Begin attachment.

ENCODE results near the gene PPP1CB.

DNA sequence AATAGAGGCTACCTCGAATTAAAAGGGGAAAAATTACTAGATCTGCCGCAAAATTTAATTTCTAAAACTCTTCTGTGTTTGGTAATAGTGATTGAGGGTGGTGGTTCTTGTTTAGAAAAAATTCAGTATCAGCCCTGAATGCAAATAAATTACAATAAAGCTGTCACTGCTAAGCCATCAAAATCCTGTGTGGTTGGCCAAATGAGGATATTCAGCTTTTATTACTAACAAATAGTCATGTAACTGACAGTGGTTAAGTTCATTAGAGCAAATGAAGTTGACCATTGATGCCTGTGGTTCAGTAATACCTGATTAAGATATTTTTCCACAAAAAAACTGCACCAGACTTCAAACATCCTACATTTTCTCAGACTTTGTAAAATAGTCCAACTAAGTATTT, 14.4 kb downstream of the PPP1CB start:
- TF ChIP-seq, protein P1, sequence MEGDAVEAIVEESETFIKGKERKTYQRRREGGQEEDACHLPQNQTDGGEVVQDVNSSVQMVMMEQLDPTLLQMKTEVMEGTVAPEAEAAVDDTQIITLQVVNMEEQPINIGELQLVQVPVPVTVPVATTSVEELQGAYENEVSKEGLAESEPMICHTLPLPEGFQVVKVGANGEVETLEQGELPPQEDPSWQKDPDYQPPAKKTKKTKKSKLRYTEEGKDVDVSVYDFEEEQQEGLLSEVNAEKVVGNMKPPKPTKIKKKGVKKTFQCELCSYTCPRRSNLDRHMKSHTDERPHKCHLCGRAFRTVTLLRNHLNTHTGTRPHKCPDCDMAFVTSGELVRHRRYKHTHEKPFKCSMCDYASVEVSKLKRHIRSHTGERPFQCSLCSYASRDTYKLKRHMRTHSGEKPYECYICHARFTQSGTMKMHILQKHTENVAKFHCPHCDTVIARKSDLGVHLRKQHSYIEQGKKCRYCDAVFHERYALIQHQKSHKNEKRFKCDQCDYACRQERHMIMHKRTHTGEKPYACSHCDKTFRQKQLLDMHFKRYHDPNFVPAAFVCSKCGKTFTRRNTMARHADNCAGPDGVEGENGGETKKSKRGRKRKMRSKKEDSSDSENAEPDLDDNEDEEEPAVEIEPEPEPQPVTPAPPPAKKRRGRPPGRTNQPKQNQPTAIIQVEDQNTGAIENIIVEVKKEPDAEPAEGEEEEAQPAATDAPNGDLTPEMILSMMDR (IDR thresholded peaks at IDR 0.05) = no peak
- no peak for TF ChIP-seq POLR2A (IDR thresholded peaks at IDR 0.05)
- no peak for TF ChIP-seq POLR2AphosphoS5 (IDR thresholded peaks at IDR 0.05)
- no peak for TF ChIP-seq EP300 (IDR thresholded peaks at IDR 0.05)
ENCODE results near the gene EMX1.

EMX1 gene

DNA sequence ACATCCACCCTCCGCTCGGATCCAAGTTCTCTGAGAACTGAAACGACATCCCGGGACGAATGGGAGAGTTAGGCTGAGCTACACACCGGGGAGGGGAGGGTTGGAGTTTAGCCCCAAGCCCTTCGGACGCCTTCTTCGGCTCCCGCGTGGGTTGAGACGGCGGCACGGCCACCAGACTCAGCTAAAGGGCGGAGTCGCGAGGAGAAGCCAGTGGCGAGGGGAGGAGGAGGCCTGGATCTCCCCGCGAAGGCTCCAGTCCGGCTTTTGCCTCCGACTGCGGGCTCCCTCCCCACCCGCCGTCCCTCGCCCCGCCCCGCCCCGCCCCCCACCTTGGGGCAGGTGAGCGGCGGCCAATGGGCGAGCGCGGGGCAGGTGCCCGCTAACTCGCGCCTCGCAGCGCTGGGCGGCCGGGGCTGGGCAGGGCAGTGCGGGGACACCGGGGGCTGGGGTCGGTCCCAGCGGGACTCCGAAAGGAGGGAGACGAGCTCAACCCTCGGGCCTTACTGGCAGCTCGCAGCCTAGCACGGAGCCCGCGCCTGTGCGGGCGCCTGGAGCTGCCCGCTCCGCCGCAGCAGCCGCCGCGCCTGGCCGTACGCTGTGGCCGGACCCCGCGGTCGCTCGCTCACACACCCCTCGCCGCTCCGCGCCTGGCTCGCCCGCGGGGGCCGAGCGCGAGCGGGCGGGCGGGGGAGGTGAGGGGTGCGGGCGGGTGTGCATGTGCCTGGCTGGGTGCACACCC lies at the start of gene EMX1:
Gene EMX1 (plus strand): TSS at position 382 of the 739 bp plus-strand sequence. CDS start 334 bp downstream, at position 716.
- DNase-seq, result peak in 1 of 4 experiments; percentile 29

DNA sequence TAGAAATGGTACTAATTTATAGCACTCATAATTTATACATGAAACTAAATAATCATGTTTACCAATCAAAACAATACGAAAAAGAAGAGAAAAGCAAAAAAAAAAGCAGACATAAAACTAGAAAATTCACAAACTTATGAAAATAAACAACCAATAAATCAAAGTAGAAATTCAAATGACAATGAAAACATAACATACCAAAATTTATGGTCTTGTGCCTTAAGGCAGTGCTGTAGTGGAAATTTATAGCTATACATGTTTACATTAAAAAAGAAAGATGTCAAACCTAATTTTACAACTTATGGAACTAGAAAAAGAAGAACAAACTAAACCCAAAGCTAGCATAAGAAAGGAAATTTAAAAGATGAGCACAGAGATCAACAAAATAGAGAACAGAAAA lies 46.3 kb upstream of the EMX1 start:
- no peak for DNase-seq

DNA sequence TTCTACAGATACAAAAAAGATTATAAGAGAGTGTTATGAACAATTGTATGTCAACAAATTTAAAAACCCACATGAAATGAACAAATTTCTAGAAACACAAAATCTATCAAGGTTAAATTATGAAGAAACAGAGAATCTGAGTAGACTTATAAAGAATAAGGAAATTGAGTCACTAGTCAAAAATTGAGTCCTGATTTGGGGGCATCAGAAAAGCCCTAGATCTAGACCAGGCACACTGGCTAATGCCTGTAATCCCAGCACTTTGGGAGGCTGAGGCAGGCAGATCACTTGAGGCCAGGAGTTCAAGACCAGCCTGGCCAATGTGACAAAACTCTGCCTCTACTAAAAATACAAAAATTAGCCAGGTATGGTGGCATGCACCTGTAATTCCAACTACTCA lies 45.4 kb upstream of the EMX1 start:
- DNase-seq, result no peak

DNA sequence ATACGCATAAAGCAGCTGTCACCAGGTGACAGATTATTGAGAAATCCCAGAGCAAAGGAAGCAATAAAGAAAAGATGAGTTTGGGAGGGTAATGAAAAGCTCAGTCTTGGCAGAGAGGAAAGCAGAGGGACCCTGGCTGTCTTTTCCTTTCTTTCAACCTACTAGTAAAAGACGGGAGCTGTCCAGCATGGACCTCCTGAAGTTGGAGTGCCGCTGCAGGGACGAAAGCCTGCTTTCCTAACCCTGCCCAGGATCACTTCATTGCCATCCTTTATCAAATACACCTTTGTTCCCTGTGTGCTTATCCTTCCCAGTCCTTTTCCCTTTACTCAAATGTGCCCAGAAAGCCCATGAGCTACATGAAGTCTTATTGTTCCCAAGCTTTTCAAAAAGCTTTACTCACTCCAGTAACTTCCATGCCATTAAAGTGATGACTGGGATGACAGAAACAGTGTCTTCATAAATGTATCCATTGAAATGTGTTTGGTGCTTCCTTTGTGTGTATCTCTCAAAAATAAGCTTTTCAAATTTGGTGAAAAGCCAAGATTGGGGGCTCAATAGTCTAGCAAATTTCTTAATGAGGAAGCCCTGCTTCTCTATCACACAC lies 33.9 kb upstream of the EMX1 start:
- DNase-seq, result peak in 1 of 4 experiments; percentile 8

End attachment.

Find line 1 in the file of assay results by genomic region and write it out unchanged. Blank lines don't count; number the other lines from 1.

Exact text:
ENCODE results near the gene PPP1CB.